So a few days ago I was pointing out that the Federal Reserve was making $200 billion decisions without any kind of input from the electorate, and that these bailouts were going to help investment bankers and not homeowners.
This is strictly true. On the other hand, the problems that we're seeing in the marketplace have more to do with confidence than actual fundamentals. Or, to put it another way, people are scared. And scared people can do irrational and very damaging things unless they are calmed down.
An excellent article explaining the credit crisis by David Leonhardt explains the dilemma:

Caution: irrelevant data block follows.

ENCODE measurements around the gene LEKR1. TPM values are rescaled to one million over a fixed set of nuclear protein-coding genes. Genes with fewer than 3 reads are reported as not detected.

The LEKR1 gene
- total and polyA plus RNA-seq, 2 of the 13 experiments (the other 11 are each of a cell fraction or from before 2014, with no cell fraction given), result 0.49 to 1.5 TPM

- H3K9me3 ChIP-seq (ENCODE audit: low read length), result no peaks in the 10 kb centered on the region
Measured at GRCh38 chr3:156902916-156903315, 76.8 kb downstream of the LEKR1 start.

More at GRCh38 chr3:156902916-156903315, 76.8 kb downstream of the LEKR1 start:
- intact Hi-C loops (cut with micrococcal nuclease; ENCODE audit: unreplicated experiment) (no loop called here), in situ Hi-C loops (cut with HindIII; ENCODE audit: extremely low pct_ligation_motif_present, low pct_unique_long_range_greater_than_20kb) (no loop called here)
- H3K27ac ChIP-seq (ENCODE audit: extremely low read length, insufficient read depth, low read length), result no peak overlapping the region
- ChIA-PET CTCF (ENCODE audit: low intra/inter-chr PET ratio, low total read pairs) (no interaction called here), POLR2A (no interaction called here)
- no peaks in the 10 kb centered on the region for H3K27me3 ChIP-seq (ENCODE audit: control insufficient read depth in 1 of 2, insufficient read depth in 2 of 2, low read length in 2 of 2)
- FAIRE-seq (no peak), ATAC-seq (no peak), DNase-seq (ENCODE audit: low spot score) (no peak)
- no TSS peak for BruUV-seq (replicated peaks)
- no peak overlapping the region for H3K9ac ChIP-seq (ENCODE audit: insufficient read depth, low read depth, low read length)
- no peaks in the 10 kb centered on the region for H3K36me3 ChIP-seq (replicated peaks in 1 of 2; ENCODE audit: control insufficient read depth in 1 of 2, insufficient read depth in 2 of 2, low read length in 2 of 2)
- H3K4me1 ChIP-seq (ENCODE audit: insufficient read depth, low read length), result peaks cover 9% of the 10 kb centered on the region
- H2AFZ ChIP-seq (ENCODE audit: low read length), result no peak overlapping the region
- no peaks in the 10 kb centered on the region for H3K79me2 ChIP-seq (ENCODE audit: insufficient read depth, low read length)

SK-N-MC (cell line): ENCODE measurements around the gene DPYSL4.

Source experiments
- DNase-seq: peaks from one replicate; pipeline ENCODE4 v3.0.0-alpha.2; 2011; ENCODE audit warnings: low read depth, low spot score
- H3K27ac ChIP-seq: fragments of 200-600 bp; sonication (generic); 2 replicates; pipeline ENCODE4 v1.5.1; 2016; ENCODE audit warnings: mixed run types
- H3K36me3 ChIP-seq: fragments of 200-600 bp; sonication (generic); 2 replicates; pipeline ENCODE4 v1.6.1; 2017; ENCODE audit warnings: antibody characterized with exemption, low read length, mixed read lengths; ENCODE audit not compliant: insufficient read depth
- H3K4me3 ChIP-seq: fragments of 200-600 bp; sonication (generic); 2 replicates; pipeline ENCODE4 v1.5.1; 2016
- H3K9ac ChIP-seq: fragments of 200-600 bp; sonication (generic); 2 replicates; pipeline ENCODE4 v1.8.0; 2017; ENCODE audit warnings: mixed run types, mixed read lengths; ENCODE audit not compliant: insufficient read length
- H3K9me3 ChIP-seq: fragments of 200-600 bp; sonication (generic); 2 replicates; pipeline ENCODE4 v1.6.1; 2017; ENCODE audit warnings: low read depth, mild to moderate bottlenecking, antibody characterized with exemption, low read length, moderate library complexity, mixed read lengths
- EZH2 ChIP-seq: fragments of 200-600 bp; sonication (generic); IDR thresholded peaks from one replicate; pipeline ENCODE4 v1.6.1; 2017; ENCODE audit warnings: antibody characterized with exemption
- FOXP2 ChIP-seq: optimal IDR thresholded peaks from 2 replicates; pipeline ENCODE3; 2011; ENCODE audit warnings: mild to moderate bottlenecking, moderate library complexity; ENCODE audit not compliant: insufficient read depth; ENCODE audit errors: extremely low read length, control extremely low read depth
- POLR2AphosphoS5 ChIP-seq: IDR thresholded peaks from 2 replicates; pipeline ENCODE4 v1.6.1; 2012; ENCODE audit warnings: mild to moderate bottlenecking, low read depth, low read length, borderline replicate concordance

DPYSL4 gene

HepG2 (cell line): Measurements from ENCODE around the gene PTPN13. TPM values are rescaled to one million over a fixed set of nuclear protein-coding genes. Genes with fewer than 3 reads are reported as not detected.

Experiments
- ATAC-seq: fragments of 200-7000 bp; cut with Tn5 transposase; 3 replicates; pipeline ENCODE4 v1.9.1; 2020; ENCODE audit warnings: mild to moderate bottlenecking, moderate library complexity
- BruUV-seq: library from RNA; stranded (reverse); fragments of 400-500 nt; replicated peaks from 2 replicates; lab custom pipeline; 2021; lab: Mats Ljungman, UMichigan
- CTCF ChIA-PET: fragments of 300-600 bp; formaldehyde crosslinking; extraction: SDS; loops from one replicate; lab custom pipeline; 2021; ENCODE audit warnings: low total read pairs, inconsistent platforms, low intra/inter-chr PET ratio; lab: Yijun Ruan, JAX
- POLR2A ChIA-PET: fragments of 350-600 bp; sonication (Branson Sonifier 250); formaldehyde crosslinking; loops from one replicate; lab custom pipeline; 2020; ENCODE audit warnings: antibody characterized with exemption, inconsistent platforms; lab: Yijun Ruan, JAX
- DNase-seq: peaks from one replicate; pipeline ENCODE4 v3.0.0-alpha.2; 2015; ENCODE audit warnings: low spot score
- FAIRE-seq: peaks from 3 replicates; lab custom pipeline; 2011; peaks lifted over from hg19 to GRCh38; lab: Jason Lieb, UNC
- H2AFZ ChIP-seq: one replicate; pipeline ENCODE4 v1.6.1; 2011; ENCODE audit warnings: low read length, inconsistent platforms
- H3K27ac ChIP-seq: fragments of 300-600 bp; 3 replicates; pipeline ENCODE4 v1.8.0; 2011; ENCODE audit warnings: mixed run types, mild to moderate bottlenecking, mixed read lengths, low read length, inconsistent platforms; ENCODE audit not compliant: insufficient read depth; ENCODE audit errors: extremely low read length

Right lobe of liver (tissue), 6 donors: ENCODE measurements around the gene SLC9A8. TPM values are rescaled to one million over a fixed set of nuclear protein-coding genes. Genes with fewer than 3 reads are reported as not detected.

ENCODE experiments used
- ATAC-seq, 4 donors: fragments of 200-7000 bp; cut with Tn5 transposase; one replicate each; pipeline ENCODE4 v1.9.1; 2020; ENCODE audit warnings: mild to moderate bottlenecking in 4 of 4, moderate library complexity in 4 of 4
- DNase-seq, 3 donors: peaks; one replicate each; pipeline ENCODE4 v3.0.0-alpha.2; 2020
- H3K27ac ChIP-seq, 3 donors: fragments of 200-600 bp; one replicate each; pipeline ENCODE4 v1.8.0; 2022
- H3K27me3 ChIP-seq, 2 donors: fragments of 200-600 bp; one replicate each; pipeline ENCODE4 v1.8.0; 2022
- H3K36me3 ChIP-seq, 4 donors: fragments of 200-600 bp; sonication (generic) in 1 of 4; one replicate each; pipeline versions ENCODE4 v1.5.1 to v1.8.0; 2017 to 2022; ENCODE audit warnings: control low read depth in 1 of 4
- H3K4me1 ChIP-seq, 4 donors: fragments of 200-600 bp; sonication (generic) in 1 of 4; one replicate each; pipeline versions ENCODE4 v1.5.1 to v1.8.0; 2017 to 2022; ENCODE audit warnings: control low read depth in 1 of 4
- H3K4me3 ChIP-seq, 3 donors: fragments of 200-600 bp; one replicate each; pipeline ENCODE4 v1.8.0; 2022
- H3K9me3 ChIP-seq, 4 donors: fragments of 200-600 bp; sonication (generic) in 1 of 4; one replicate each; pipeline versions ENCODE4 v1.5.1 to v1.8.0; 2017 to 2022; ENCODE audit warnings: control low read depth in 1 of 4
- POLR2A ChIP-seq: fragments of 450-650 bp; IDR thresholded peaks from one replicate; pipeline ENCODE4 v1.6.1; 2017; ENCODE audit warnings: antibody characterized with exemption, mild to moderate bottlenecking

Many economists, on the right and the left, now argue that the only solution is for the federal government to step in and buy some of the unwanted debt, as the Fed began doing last weekend. This is called a bailout, and there is no doubt that giving a handout to Wall Street lenders or foolish home buyers — as opposed to, say, laid-off factory workers — is deeply distasteful. At this point, though, the alternative may be worse.
Bubbles lead to busts. Busts lead to panics. And panics can lead to long, deep economic downturns, which is why the Fed has been taking unprecedented actions to restore confidence.
If you're going to fail, fail in large groups.